- Species: North American beaver and European beaver
- Habitat: Freshwater ponds, lakes, rivers and streams near woodland areas
- Length: 3 to 4 feet
- Weight: 35 to 60 pounds
- Colour: Dark brown fur
- Speed: Beavers can swim at speeds of up to 5 miles per hour
- Behaviour: Nocturnal
- Collective Noun: Colony
- Offspring: Young beavers are called kits
- Lifespan: 16 to 24 years in the wild
- Behaviour: Beavers Are Sociable, Except When They Work
- Adaptations: – Beavers’ Bodies Are Designed for a Semi-Aquatic Lifestyle
– Beavers Can Hold Their Breath for 15 Minutes Underwater
- Homes: – Beaver Lodges Are Built in Open Water
– Beavers Are House Proud and Hospitable Hosts
- Anatomy: – Beavers’ Teeth Never Stop Growing
– Beavers Use Their Tails to Steer, Balance, and Warn Others
- Sounds:Beavers Hiss When Frightened
- Climate:Beavers Don’t Feel the Cold
- Senses:Beavers Can See Underwater
- Beavers Fell Different Trees for Different Reasons
- Beavers Encourage Growth of the Plants That They Eat
- Beavers Fell Trees without Wasting
- Considerate Beavers Create Habitats for Other Species
- Beavers’ Dams Both Cause and Prevent Floods
- Beavers Cause $100 Million Damage Every Year
- The Largest Beaver Dam Is Visible from Space
- Beavers Were Extinct in the UK but Aren’t Any Longer
- The Beaver Population in North America Has Declined Drastically
- Beaver Tail Was a Delicacy in Canada
Beavers Are Sociable, Except When They Work
Beavers are very sociable animals. They live in large family groups called colonies. Each family group will typically consist of monogamous parents, their new young kits, and their yearlings that were born the previous spring.
Young beavers stay with their parents for approximately two years, helping them to maintain their lodge and dam. Although beavers are generally sociable animals, the exception to this is when they work. Beavers work independently and tend to have little contact with each other while working.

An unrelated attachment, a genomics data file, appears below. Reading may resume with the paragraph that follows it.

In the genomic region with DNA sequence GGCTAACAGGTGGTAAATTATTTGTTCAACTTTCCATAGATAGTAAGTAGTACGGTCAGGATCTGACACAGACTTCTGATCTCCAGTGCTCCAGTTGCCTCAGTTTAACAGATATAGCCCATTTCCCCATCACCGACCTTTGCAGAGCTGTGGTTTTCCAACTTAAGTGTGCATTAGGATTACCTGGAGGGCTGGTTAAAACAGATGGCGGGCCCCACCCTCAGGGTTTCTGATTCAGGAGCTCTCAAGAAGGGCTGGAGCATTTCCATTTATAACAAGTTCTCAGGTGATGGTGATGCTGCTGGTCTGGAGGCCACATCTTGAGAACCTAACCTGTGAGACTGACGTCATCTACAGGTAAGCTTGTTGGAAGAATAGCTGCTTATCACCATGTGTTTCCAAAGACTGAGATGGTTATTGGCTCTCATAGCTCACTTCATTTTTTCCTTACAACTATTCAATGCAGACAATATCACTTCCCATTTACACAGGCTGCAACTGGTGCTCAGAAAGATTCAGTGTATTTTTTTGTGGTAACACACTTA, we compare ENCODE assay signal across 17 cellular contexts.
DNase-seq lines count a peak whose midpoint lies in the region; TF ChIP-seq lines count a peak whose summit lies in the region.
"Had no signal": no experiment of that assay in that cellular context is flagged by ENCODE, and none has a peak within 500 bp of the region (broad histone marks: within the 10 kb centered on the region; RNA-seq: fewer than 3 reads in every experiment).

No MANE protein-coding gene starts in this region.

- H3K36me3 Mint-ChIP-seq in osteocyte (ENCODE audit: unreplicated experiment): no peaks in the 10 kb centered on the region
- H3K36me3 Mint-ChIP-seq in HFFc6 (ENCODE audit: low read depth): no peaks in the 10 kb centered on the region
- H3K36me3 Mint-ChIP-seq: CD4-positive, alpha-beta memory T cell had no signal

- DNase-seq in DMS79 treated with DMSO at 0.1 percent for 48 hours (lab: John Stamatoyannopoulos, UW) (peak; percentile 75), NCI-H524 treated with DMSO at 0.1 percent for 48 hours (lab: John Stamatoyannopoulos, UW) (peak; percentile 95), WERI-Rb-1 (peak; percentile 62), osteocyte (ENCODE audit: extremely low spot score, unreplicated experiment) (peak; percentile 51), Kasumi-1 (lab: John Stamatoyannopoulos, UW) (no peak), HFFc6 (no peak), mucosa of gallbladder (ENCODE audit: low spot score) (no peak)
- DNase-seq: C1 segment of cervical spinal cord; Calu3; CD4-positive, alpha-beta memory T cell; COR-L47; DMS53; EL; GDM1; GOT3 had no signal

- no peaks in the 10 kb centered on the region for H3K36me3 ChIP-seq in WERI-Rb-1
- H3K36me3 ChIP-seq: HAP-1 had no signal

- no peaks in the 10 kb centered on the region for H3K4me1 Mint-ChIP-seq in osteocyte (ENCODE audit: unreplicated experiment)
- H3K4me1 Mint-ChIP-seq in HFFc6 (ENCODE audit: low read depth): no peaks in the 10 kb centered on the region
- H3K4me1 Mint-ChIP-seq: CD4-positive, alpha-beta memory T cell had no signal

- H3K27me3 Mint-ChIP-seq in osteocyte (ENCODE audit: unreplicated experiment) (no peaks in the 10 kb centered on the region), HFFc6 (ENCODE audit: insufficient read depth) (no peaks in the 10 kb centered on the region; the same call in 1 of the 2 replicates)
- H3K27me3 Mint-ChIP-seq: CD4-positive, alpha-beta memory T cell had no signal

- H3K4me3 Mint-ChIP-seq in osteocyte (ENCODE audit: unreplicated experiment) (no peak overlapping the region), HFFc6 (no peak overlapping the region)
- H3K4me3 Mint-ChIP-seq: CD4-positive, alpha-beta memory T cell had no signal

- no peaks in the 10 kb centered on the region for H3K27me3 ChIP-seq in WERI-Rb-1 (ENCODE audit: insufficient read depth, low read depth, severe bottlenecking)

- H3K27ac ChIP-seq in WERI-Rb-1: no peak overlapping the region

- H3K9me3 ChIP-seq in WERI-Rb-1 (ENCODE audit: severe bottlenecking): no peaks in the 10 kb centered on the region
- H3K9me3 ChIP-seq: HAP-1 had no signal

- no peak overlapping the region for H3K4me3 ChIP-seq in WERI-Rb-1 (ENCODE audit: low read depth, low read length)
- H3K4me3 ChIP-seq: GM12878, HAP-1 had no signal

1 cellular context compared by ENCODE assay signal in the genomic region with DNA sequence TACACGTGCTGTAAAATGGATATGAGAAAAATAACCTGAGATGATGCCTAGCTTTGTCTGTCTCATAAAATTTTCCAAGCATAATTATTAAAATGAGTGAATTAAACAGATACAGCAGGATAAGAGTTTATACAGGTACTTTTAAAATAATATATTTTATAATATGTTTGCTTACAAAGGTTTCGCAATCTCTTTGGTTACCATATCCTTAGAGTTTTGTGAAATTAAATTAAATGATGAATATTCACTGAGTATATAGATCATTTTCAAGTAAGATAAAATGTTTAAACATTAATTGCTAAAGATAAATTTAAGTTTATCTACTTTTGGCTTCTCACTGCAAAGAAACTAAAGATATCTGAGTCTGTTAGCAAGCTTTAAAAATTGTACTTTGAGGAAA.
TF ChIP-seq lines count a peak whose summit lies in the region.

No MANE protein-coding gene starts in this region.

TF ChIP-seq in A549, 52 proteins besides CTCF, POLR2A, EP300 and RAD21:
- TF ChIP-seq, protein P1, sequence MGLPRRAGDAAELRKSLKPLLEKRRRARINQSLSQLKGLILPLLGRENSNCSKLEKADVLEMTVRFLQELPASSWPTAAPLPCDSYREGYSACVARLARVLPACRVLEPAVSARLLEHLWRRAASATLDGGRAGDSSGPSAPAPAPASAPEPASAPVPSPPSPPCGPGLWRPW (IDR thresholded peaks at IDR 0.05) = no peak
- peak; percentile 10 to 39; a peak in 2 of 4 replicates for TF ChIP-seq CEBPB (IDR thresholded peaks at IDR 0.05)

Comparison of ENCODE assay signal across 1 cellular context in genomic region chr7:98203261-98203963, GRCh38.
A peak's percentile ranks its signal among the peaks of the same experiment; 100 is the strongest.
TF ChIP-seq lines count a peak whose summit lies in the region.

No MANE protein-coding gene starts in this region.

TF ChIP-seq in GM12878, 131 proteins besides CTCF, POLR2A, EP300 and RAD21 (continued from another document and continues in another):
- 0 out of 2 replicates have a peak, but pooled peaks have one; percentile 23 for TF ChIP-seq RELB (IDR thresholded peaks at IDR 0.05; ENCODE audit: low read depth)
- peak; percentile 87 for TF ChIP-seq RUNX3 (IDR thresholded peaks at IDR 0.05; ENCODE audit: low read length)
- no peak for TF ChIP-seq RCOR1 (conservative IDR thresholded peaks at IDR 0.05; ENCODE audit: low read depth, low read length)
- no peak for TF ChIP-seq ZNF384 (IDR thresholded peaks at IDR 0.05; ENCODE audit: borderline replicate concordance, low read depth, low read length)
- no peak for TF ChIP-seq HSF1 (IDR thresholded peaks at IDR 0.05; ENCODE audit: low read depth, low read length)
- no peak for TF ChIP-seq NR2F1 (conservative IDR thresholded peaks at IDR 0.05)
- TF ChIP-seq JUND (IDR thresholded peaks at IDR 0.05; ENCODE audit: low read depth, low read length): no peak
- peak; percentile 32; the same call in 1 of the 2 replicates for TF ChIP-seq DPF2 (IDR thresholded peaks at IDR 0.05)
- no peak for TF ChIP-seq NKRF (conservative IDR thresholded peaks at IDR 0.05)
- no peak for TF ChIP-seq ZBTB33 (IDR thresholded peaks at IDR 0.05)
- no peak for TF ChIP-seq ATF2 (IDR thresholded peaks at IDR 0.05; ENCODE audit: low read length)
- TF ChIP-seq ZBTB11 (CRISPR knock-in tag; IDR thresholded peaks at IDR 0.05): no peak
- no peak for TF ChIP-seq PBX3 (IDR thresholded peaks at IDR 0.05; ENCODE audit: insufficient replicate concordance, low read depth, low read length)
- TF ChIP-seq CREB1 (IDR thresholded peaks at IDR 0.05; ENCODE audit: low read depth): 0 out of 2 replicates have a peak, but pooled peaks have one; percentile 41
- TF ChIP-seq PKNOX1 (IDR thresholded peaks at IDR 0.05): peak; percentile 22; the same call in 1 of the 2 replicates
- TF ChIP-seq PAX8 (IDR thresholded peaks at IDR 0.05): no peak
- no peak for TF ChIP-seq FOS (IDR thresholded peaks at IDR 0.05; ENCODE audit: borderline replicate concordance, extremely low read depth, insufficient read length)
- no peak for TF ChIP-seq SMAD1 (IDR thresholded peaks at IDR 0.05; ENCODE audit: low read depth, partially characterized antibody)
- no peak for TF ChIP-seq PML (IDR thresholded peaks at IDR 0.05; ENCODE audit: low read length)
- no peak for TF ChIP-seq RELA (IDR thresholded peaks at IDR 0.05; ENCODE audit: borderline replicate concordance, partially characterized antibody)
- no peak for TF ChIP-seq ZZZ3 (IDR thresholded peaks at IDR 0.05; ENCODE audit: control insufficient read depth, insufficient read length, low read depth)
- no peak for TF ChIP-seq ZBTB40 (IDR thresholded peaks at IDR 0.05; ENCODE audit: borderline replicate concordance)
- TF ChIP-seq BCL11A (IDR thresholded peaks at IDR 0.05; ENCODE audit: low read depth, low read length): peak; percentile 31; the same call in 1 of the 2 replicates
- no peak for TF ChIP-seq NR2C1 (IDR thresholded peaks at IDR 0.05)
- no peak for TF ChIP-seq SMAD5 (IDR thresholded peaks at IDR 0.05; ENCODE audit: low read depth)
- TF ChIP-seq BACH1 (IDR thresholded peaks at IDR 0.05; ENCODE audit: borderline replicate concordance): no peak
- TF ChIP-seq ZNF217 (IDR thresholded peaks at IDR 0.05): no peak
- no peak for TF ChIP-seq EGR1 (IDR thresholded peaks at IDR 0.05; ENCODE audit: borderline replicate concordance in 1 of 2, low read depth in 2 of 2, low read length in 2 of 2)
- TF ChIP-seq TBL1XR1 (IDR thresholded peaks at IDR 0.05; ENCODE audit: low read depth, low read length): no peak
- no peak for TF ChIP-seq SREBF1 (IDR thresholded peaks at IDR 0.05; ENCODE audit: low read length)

Beavers’ Bodies Are Designed for a Semi-Aquatic Lifestyle
Beavers divide their time between land and water. Therefore, their bodies are specially designed to help them cope with this semi-aquatic lifestyle.
They are able to move efficiently through the water thanks to their stiff tails and webbed feet. In addition, their thick fur acts as a waterproof coating that keeps out the cold when they’re swimming. Talk about having the best of both worlds!
Beaver Lodges Are Built in Open Water
Beaver homes are referred to as lodges. These structures are domelike in shape and are made from mud and branches. In order to protect themselves from predators, beavers build their lodges in open water. For further protection, these lodges also have underwater entrances.
Beavers Are House Proud and Hospitable Hosts
One of the most endearing beaver facts is that these animals are actually quite house proud. Their lodges typically consist of two rooms. The first room is used by the beavers for drying off after using the underwater entrance.
The second, drier, room is where the beaver family lives and socialises. One of the lesser known beaver facts is that these animals are sometimes very hospitable hosts. Beaver families have been observed sharing their lodges with families of muskrats. And you don’t get more hospitable than that!
Beavers’ Teeth Never Stop Growing
As you might expect from a rodent, a beaver’s teeth are quite large. One of the most intriguing beaver facts is that their teeth never stop growing. This is why beavers are constantly observed gnawing on wood: the continuous gnawing helps to wear down their teeth and prevent them from growing too long.
Beavers Use Their Tails to Steer, Balance, and Warn Others
Beavers use their foot-long tails for several different purposes. Their wide stiff tails make effective rudders to steer beavers as they swim in the water. Their tails are just as useful on land, too, helping beavers to balance.
Beavers also use their tails as levers to help them drag branches. In addition, beavers will slap their tails on the water surface, with the noise acting as a warning signal to either warn others of danger or as a warning to keep away. It’s like having a Swiss Army Tail!
Beavers Hiss When Frightened
We have already established that beavers slap their tails on the water surface when they sense danger. If they are frightened, beavers also tend to make a hissing sound. If a beaver is hissing, it’s best to keep your distance! You don’t want to have an encounter with those large, long, sharp rodent teeth…
Beavers Don’t Feel the Cold
Unlike many other animals, beavers remain active throughout the colder winter months. In fact, they continue to use their ponds, even when they are covered in a layer of ice.
They are able to do this because their bodies are specially adapted to help them withstand freezing cold water. It’s as though they’re born wearing their own furry wetsuit!
Beavers Can See Underwater